Lets say a post gets 1000 RSHAREs in upvotes and no downvotes under the current system. The author would get about 750 RSHARES and the curators about 250 RSHARES.

Example 2:
If next to the up votes, the post also gets 500 RSHAREs worth of down votes, the author would get about 375 RSHAREs and the curators 125 RSHAREs

Example 3:
If we look at scenario 1 and see what happens in our bucket version of the EIP, the total RSHAREs would be 25% higher for the same voter VESTS, the author would get 833 RSHAREs (2/3) and the curators 417 (1/3)

Example 4:
If we look at scenario 2 and look what happens in our bucket version of the EIP, we get 833 positive RSHARES (2/3) and 208 negative RSHARES (1/3) in the author bucket and we get 417 (1/3) positive against 417 negative RSHAREs (2/3) in he curator bucket. This means the author gets 625 RSHARES while the curators get zero.

Hope the buckets concept make sense like this.

What are your thoughts on the nS^Log(n) curves?

What are your thoughts on the nS^Log(n) curves?

Better than n^2 in terms of posts of runaway value, but rather uncertain about the fairness of it. Because it's logarithmic it strikes me as possibly okay, as it really doesn't grow all that fast at all.

Speaking of the curve, the choice that's being settled on in the code looks like

(((n+s)^2 - s^2)/(n+4s)

Still have to think on the buckets a little but figured I'd respond with this first

Suppose a selfvoter abusing plagiarism. He upvotes himself with 1000 rshares, and after that he receives 1000 rshares in downvotes. Let see what happens:

  • the author receives 666 - 333 = 333 rshares.
  • and curators receive 333 - 666 = -333 rshares... as this number is negative, it is changed to 0.

In conclusion, the plagiarism receives 333, and downvoters lose 333 for nothing (they put 1000 where only 666 where applied).
If downvoters want to give 0 to the author, they have to use 2000 rshares in downvotes (twice as much as in upvotes). So it will be more difficult to fight plagiarism, and bad content.

You forget about the second proposed rule:

  • Only if by pay-out time the curator bucket holds a negative RSHARE count, this negative count is filled up to zero with positive RSHARES from the author bucket .

The idea is that at pay out time a "negative" curator bucket is filled up to zero with what remains in the author bucket first. So at 1000 and -900

  • the author bucket receives 667 - 300 = 367 rshares.
  • the curators bucket receive 333 - 600 = -267 rshares. This is negative and needs to be filled up to zero if possible at pay out time.
  • After filling up the negative bucket to zero, there is 100 rshares left in the author bucket.

I admire your positive attitude. But the King already speak.

God bless the whales.

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Nonsense. The proposal isn't set in stone, I'm sure there is still room for discussion and debate.

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If you say so... I cant imagine that

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You were right that it's pretty much been decided, I was under the impression that this was actually still debated and not yet that finalized but from reading the other responses I was mistaken.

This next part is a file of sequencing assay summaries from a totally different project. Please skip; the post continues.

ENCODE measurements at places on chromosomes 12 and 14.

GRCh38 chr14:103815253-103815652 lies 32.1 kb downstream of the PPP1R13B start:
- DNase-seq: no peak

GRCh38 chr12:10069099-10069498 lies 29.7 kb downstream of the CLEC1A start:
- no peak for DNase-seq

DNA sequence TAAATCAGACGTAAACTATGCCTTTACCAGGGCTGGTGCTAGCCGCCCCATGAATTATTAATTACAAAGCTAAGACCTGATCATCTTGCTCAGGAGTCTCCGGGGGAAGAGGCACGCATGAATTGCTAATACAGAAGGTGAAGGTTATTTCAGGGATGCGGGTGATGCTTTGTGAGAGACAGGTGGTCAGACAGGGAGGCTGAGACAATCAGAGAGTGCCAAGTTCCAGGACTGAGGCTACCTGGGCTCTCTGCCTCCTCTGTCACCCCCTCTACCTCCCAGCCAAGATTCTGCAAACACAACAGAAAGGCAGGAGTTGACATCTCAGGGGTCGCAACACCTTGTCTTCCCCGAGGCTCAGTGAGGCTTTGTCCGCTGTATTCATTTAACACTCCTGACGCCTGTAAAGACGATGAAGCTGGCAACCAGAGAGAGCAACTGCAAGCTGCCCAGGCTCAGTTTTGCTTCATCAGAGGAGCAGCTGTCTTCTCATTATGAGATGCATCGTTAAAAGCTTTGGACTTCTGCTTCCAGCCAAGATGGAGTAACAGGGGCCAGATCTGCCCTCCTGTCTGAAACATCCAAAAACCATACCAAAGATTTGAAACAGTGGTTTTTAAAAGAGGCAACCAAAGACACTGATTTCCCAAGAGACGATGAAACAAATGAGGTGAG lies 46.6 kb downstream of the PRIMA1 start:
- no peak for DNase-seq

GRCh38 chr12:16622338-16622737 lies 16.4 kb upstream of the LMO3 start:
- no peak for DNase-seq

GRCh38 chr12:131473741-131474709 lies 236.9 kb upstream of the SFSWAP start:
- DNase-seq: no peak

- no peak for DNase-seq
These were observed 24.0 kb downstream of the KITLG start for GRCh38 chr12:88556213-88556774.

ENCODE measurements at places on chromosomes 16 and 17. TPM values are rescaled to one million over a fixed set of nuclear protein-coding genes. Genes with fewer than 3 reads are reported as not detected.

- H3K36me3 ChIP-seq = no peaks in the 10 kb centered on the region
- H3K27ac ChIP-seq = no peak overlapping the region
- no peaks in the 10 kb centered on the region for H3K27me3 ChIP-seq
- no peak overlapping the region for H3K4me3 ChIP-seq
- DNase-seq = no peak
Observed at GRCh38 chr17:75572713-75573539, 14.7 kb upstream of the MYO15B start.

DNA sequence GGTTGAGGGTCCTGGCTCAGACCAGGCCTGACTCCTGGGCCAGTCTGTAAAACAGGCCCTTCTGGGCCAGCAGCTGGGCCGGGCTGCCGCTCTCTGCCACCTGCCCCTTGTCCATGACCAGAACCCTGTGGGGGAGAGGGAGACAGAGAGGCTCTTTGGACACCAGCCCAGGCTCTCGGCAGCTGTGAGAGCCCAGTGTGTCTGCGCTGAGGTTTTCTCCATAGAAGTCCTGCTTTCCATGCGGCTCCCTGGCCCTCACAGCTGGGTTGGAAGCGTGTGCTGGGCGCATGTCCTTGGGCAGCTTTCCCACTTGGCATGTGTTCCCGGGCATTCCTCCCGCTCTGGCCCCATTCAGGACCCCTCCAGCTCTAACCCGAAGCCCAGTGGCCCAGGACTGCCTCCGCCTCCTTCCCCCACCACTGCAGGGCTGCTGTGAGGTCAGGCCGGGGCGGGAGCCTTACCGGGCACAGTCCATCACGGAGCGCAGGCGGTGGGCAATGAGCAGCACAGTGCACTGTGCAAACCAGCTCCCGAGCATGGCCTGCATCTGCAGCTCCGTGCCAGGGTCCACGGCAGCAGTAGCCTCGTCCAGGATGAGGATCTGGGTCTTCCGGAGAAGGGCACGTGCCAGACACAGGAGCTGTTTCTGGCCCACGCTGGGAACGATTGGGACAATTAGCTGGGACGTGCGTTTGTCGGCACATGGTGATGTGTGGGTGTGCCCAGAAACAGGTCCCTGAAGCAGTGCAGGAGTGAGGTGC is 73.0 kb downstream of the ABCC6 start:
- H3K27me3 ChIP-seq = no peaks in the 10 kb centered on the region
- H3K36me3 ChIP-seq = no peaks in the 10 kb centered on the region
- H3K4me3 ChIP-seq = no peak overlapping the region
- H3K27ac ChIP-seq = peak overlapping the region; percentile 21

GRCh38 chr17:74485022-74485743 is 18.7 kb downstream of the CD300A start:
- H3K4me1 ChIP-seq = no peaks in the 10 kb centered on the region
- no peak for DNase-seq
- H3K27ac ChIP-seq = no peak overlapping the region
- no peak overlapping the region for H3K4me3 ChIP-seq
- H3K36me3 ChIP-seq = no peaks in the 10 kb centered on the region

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The n^logn curve seems quite steep in its super-linearity

The current curve being considered is (n^2+2cn) / (n + 4c) which seems to be a lot fairer as it has a subtle dent at the beginning and quickly becomes linear

The idea of having downvotes hit curation harder than author is interesting. I don't know if it's needed right now, but could be considered later.

Curation overall could definitely use an overhaul as it will play a much larger part post EIP. Curation curve, 15 min auction timer, auction curve, etc are all things we should reexamine after the initial EIP is released.

The EIP is primarily concerned with attempting to encouraging large scale honest voting behavior. That is getting people to vote based on some subjective assessment of content rather than just using them as a form of staking returns in a way that's entirely indiscriminate of content.

Not n^Log(n), n x S^Log(n), or more easy to reason n X S^Log10(n).

The main fairness component in a n x S^Log(n) curve comes from the fact that it works the same way with the same relative price for undesired behavior at every scale.

For example if we choose a 10 base for the logarithm with S=1.05, the price of braking up your stake into 100 puppet account will be a reduction of influence to 1.05^-2 or 90.7% regardless of your stake size prior to brake up.

Braking up a whale sized stake into 100 dolphin accounts will come at a 9.3% cut in single vote influence as would braking up an orca size account into 100 minnow sized accounts or a different login account into 100 red fish sized accounts.

I see.

It's similar to your other suggestions. Keep in mind that the effect we're looking for is to just deter very small votes that are trying to escape the notice of potential downvotes. We're not really trying to make it more profitable for larger stakeholders generally, even if it's just slightly.